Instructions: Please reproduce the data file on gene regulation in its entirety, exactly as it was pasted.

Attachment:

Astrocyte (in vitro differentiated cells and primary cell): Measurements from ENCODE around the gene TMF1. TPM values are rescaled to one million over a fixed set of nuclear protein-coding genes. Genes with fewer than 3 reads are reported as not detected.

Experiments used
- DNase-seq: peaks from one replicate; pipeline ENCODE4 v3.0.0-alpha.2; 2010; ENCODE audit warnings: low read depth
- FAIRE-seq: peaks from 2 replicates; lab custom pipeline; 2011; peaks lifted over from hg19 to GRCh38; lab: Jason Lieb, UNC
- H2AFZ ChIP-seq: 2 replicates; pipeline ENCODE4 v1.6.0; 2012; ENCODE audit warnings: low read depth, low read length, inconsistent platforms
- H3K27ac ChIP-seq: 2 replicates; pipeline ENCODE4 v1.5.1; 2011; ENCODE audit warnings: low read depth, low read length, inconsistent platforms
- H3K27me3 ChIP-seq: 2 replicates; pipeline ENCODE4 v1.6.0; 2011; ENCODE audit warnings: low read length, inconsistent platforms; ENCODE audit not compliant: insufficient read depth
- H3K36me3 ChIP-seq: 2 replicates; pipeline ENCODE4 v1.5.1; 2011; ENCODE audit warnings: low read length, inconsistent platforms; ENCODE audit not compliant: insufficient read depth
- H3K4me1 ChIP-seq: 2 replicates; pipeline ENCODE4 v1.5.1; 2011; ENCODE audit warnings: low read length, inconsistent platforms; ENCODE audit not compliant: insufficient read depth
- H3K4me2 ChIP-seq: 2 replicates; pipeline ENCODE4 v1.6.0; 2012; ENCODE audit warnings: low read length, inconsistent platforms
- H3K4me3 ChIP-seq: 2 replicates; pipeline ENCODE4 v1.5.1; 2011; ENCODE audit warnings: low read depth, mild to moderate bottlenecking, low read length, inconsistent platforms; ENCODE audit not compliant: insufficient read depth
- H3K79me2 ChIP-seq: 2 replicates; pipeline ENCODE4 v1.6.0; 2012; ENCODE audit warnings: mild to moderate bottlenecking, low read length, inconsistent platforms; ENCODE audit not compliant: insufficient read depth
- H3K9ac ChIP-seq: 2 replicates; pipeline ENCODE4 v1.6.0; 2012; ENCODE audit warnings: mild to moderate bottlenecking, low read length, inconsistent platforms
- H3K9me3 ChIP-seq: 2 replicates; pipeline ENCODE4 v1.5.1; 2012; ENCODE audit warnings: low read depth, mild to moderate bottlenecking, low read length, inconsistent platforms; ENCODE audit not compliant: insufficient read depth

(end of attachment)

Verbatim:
Astrocyte (in vitro differentiated cells and primary cell): Measurements from ENCODE around the gene TMF1. TPM values are rescaled to one million over a fixed set of nuclear protein-coding genes. Genes with fewer than 3 reads are reported as not detected.

Experiments used
- DNase-seq: peaks from one replicate; pipeline ENCODE4 v3.0.0-alpha.2; 2010; ENCODE audit warnings: low read depth
- FAIRE-seq: peaks from 2 replicates; lab custom pipeline; 2011; peaks lifted over from hg19 to GRCh38; lab: Jason Lieb, UNC
- H2AFZ ChIP-seq: 2 replicates; pipeline ENCODE4 v1.6.0; 2012; ENCODE audit warnings: low read depth, low read length, inconsistent platforms
- H3K27ac ChIP-seq: 2 replicates; pipeline ENCODE4 v1.5.1; 2011; ENCODE audit warnings: low read depth, low read length, inconsistent platforms
- H3K27me3 ChIP-seq: 2 replicates; pipeline ENCODE4 v1.6.0; 2011; ENCODE audit warnings: low read length, inconsistent platforms; ENCODE audit not compliant: insufficient read depth
- H3K36me3 ChIP-seq: 2 replicates; pipeline ENCODE4 v1.5.1; 2011; ENCODE audit warnings: low read length, inconsistent platforms; ENCODE audit not compliant: insufficient read depth
- H3K4me1 ChIP-seq: 2 replicates; pipeline ENCODE4 v1.5.1; 2011; ENCODE audit warnings: low read length, inconsistent platforms; ENCODE audit not compliant: insufficient read depth
- H3K4me2 ChIP-seq: 2 replicates; pipeline ENCODE4 v1.6.0; 2012; ENCODE audit warnings: low read length, inconsistent platforms
- H3K4me3 ChIP-seq: 2 replicates; pipeline ENCODE4 v1.5.1; 2011; ENCODE audit warnings: low read depth, mild to moderate bottlenecking, low read length, inconsistent platforms; ENCODE audit not compliant: insufficient read depth
- H3K79me2 ChIP-seq: 2 replicates; pipeline ENCODE4 v1.6.0; 2012; ENCODE audit warnings: mild to moderate bottlenecking, low read length, inconsistent platforms; ENCODE audit not compliant: insufficient read depth
- H3K9ac ChIP-seq: 2 replicates; pipeline ENCODE4 v1.6.0; 2012; ENCODE audit warnings: mild to moderate bottlenecking, low read length, inconsistent platforms
- H3K9me3 ChIP-seq: 2 replicates; pipeline ENCODE4 v1.5.1; 2012; ENCODE audit warnings: low read depth, mild to moderate bottlenecking, low read length, inconsistent platforms; ENCODE audit not compliant: insufficient read depth